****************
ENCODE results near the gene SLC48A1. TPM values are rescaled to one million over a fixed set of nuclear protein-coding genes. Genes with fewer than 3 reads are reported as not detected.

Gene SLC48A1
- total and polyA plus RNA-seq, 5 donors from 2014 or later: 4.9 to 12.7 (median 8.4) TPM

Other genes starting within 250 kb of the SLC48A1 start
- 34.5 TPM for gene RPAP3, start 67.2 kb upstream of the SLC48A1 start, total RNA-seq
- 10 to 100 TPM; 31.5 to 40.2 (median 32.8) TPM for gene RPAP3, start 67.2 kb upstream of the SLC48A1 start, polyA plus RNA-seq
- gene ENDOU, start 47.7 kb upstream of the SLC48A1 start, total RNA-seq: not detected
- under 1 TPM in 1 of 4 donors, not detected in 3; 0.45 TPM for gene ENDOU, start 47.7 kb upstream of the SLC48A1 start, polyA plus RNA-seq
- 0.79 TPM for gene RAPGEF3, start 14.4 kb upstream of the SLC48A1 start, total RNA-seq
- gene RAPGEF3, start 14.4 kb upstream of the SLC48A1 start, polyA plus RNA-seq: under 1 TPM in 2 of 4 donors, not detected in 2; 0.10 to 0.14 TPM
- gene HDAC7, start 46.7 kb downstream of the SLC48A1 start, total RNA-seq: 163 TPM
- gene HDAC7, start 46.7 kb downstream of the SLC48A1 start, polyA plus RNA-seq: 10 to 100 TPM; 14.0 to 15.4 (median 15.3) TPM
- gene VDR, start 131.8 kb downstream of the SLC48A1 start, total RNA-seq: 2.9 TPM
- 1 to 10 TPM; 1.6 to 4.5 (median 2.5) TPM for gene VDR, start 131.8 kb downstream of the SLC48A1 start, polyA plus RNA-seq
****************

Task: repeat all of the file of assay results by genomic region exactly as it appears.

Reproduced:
ENCODE results near the gene SLC48A1. TPM values are rescaled to one million over a fixed set of nuclear protein-coding genes. Genes with fewer than 3 reads are reported as not detected.

Gene SLC48A1
- total and polyA plus RNA-seq, 5 donors from 2014 or later: 4.9 to 12.7 (median 8.4) TPM

Other genes starting within 250 kb of the SLC48A1 start
- 34.5 TPM for gene RPAP3, start 67.2 kb upstream of the SLC48A1 start, total RNA-seq
- 10 to 100 TPM; 31.5 to 40.2 (median 32.8) TPM for gene RPAP3, start 67.2 kb upstream of the SLC48A1 start, polyA plus RNA-seq
- gene ENDOU, start 47.7 kb upstream of the SLC48A1 start, total RNA-seq: not detected
- under 1 TPM in 1 of 4 donors, not detected in 3; 0.45 TPM for gene ENDOU, start 47.7 kb upstream of the SLC48A1 start, polyA plus RNA-seq
- 0.79 TPM for gene RAPGEF3, start 14.4 kb upstream of the SLC48A1 start, total RNA-seq
- gene RAPGEF3, start 14.4 kb upstream of the SLC48A1 start, polyA plus RNA-seq: under 1 TPM in 2 of 4 donors, not detected in 2; 0.10 to 0.14 TPM
- gene HDAC7, start 46.7 kb downstream of the SLC48A1 start, total RNA-seq: 163 TPM
- gene HDAC7, start 46.7 kb downstream of the SLC48A1 start, polyA plus RNA-seq: 10 to 100 TPM; 14.0 to 15.4 (median 15.3) TPM
- gene VDR, start 131.8 kb downstream of the SLC48A1 start, total RNA-seq: 2.9 TPM
- 1 to 10 TPM; 1.6 to 4.5 (median 2.5) TPM for gene VDR, start 131.8 kb downstream of the SLC48A1 start, polyA plus RNA-seq